Geofencing: putting location and the internet to practical use

What the heck is geofencing?

Geofencing is the use of GPS satellites, Bluetooth or WiFi to create a virtual boundary around a specific location from which you can trigger an event for your mobile device. That device might be a car, a phone or any other type of connected device. These days even mattresses (insanely) are connected devices!

Here’s a quick example of geofencing: As you drive home from work, your phone reminds you to pick up a gallon of milk as you drive by the grocery store. For iPhone users, this can be done via the Reminder App. Implementing geofencing application used to be an expensive endeavor. Not anymore. Now, the hardware and application software costs have made geofencing available to everyone, whether that’s a business or a single individual.

For your organization, the possibilities are endless:

Automotive (Connected Cars)
Soon, instead of an annoying beep that your gas is low or when it’s time for an oil change, your car will tell you where you can actually get gas or an oil change based on your regular commute and which places have the best deals. FYI, this “connected car” functionality happens to tie directly to our experience in developing and supporting Ford Motor Company’s connected car program. It’s an exciting time to be in technology for the automotive industry.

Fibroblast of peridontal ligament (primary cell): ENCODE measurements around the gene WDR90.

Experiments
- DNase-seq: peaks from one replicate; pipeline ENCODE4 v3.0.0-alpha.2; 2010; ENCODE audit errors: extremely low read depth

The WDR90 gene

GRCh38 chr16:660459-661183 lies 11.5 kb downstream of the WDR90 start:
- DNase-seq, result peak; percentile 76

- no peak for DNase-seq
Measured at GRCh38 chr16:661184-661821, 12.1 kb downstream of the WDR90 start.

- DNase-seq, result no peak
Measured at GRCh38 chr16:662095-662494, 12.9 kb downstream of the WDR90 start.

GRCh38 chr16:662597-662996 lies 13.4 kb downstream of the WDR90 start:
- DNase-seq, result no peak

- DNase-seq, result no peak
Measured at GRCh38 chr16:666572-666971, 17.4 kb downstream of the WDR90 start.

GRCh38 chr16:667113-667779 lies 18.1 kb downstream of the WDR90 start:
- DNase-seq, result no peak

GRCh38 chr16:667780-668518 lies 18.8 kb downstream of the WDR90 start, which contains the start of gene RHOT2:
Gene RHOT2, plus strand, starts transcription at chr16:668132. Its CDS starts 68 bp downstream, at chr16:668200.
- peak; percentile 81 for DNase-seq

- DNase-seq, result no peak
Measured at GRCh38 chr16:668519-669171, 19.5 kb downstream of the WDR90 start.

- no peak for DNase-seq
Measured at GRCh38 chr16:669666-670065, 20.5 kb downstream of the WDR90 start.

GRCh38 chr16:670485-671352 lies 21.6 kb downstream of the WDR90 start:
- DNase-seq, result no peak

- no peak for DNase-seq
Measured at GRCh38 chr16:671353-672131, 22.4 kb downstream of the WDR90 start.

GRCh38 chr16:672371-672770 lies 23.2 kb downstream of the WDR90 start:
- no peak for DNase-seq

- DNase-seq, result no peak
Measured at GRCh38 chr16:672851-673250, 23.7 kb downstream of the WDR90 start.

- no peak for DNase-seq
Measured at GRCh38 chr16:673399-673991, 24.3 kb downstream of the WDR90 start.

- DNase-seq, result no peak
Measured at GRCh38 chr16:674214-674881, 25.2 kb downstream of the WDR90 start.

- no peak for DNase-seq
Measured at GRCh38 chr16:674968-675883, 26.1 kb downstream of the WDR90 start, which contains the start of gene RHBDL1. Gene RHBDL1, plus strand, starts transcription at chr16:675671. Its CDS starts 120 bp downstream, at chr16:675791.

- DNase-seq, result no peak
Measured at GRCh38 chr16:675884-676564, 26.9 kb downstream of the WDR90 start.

Internet of Things (Smarthome)
Today there are connected devices such as the Nest smart thermostat. Right now, Nest can determine when you are at home and adjust the temperature accordingly. But with geofencing, you can take that further. Soon you can have your cell phone “talk” to the thermostat as you drive home, and based on how far away you are, automatically start warming the house for your arrival.

Industrial Internet of Things (Manufacturing)
Here’s an example of how geofencing can save manufacturing thousands (or more): Say you have a product that requires First In, First Out. If the product doesn’t ship quickly, quality and cost suffer. With RFID chips and geofencing, the company can now be flagged when a product is nearing its critical delivery date and clear the flag automatically once it’s left the plant.

For those of us at i2, geofencing is like the ultimate “if/then” application. If something is here, then do this. Or, if something is not here, then do that. For 20+ years, those kinds of questions have resided solely within code on a server or workstation. Now, with geofencing, the doors are open and the opportunities are (literally) anywhere you want them to be. Pretty cool.